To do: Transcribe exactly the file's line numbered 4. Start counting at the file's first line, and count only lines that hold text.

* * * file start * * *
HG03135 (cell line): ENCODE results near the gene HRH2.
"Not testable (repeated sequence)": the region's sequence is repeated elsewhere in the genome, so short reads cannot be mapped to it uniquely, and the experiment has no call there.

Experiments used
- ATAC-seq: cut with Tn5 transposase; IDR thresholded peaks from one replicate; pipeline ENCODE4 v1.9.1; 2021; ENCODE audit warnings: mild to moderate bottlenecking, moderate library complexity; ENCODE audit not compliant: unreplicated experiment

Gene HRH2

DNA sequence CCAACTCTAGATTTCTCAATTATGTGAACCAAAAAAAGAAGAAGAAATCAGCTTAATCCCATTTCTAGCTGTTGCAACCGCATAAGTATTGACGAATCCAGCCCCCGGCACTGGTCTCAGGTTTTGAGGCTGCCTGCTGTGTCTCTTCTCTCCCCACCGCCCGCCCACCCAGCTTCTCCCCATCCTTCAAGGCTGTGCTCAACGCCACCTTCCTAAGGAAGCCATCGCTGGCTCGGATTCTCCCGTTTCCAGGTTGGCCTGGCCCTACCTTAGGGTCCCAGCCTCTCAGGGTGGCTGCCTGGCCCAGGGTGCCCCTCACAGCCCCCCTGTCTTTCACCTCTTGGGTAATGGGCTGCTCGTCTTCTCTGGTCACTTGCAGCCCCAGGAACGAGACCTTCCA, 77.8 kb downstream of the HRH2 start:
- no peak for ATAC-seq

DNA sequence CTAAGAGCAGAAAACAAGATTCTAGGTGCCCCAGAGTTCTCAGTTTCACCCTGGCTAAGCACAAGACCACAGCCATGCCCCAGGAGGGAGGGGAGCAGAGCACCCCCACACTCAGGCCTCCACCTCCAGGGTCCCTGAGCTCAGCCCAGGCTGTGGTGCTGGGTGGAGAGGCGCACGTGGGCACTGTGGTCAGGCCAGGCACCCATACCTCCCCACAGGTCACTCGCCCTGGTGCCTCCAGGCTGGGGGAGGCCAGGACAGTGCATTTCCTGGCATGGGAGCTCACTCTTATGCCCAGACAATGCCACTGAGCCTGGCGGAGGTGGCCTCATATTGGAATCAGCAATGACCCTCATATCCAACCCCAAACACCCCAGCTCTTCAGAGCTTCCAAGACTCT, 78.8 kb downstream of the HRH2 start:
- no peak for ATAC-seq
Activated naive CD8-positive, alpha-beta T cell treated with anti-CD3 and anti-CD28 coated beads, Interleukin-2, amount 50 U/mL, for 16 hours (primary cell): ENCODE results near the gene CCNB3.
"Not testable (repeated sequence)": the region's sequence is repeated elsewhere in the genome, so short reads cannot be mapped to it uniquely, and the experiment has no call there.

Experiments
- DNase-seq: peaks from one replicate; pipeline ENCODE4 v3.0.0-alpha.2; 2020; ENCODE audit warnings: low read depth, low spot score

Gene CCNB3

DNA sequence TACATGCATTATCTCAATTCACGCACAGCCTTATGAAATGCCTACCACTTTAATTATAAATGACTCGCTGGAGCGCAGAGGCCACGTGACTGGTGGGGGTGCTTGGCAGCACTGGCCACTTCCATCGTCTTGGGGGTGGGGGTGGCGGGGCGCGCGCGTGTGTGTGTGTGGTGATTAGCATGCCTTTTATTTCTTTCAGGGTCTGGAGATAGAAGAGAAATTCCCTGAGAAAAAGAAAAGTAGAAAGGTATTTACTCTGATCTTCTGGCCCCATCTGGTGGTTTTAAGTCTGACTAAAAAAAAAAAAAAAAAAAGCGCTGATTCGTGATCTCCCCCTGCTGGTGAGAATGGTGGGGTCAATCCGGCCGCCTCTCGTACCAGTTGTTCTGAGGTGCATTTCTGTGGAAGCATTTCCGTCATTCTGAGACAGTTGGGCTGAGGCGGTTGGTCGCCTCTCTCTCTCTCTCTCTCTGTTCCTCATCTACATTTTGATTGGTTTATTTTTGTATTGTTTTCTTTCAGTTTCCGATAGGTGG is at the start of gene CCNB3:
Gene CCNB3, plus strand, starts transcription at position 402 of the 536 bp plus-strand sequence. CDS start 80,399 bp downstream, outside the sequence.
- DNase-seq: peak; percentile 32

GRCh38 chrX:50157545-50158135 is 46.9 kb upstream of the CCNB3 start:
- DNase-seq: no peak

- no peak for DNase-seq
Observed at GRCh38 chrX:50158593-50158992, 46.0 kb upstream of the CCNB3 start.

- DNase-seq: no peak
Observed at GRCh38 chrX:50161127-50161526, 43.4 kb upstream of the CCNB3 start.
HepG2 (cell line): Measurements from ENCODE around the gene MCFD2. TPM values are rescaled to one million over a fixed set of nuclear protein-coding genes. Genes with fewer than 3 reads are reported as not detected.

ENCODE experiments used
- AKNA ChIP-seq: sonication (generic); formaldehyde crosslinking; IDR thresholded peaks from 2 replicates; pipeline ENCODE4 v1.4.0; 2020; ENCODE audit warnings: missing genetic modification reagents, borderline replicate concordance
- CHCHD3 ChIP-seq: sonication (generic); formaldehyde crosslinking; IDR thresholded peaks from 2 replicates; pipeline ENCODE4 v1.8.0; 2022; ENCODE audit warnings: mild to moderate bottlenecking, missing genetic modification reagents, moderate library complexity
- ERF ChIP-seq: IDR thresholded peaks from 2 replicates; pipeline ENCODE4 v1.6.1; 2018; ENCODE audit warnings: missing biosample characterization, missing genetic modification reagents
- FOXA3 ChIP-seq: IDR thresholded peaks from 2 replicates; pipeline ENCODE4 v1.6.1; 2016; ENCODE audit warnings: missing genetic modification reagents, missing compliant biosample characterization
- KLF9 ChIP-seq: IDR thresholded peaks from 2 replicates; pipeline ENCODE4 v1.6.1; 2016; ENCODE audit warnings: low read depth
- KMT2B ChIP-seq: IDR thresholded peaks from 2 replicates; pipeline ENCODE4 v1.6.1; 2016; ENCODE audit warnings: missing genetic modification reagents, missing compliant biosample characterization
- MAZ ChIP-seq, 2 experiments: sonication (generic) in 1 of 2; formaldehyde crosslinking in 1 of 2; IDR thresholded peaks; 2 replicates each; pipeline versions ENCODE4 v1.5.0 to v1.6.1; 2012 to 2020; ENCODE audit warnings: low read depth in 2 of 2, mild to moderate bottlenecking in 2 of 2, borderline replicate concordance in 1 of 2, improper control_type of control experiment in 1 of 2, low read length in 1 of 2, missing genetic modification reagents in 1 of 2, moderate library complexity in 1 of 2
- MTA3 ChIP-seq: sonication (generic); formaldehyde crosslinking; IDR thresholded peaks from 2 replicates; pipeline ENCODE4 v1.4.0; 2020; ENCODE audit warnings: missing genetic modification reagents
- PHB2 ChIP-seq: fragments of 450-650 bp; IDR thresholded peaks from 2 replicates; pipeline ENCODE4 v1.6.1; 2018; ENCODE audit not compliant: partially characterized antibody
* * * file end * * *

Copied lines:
- ATAC-seq: cut with Tn5 transposase; IDR thresholded peaks from one replicate; pipeline ENCODE4 v1.9.1; 2021; ENCODE audit warnings: mild to moderate bottlenecking, moderate library complexity; ENCODE audit not compliant: unreplicated experiment